his must contain a summary of the proposed activity suitable for dissemination to the public (no proprietary/confidential information). It should be a self-contained description of the project and contain a statement of objectives and methods to be employed. It should be informative to other persons working in the same or related fields. DO NOT EXCEED THE SPACE PROVIDED. The overarching goal of this project is to identify and characterize genetic determinants of heroin abuse in large samples of African Americans and Caucasians by conducting (1) a case/control genome-wide association study (GWAS) of heroin abuse;(2) cross-population contrast mapping to help identify causal variants;and (3) replication analyses in independent samples. To achieve this goal we propose to capitalize on our current GWAS of HIV-1 infection among injection drug users (IDUs) (DA026141), and match the Urban Health Study's (UHS) 3,878 African American and 2,685 Caucasian heroin abuse cases to controls from publicly available data. The R21 phase focuses on identifying, obtaining, and matching optimal control subjects to cases. The R33 phase focuses on the genetic analyses of the derived case/control data. GWAS have had a number of replicable successes identifying genetic variants that contribute to the risk for complex diseases including for substance abuse (e.g., CHRNA5 with nicotine dependence). There are few GWAS of substance abuse, particularly for rarer high-risk substance abuse like heroin abuse. Although about 50% of the risk for heroin abuse is attributable to genetic factors and a number of molecular genetic studies have yielded intriguing results, no genetic variants have strongly replicated evidence of contributing to this genetic risk. To address this need, we will pursue the following R21 and R33 aims:
Aim 1 : To identify, evaluate, and acquire control samples to match to UHS heroin abuse cases for a GWAS.
Aim 2 : To develop analytic datasets from UHS heroin abuse cases and identified control samples.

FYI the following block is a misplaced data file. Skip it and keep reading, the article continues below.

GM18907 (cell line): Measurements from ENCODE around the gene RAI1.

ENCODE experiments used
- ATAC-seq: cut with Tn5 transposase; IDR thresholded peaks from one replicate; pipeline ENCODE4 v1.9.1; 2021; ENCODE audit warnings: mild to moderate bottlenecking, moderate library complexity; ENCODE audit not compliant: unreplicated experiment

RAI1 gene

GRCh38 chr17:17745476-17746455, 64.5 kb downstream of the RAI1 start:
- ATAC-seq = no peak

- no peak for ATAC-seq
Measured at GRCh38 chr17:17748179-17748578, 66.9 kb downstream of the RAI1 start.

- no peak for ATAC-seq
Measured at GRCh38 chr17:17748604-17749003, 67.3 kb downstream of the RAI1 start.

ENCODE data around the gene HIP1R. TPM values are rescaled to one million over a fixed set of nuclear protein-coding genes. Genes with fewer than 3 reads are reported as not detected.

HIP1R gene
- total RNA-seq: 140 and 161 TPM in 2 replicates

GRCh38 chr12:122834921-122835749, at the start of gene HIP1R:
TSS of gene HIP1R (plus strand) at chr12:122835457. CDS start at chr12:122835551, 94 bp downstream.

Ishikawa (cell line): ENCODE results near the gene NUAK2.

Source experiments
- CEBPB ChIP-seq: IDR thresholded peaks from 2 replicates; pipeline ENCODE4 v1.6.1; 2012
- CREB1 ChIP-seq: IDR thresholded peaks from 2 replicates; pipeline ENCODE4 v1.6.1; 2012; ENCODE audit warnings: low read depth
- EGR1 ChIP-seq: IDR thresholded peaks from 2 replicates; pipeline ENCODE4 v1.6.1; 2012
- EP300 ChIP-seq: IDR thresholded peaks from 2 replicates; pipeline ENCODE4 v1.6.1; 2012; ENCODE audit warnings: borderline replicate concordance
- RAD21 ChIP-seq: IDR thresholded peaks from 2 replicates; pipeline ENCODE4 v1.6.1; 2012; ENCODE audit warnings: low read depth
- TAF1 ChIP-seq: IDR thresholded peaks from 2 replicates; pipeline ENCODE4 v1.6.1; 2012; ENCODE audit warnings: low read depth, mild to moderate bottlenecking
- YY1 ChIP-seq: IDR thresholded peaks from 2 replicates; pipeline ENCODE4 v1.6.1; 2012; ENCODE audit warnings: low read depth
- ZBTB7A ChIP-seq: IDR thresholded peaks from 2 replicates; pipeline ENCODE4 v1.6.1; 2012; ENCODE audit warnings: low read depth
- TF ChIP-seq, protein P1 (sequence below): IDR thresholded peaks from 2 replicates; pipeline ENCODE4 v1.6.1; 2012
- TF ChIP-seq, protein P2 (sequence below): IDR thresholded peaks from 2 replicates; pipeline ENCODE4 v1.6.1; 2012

Aim 3 : To evaluate genetic associations for heroin abuse in UHS cases (n=6,563) and derived controls among African Americans and Caucasians.
Aim 4 : To conduct cross-population contrast mapping of top GWA findings to select single-nucleotide polymorphisms (SNPs) for follow-up.
Aim 5 : To replicate primary findings in independent cohorts. Matching the 6,563 heroin abuse cases to repository controls, the proposed GWAS will be many times larger than any genetic study of heroin abuse and one of the largest of any drug abuse phenotype, allowing for detection of expected small to modest genetic effects. Thus, this GWAS is likely to discover, and to refine understanding of, genetic variants associated with heroin abuse, provide important clues to the biology of addiction, and indicate targets for further study and development of pharmacogenetic treatments.
Over 2 million Americans abuse heroin, at great personal and societal cost. About 50% of the risk for heroin abuse is attributable to genetic factors. This study will identify genes associated with heroin abuse among Caucasian and African Americans and will contribute significantly to addressing minority under-representation in genetic research. The results of this study may identify important biological pathways for addiction and targets for developing new treatments.
|Johnson, Eric O; Hancock, Dana B; Levy, Joshua L et al. (2013) Imputation across genotyping arrays for genome-wide association studies: assessment of bias and a correction strategy. Hum Genet 132:509-22|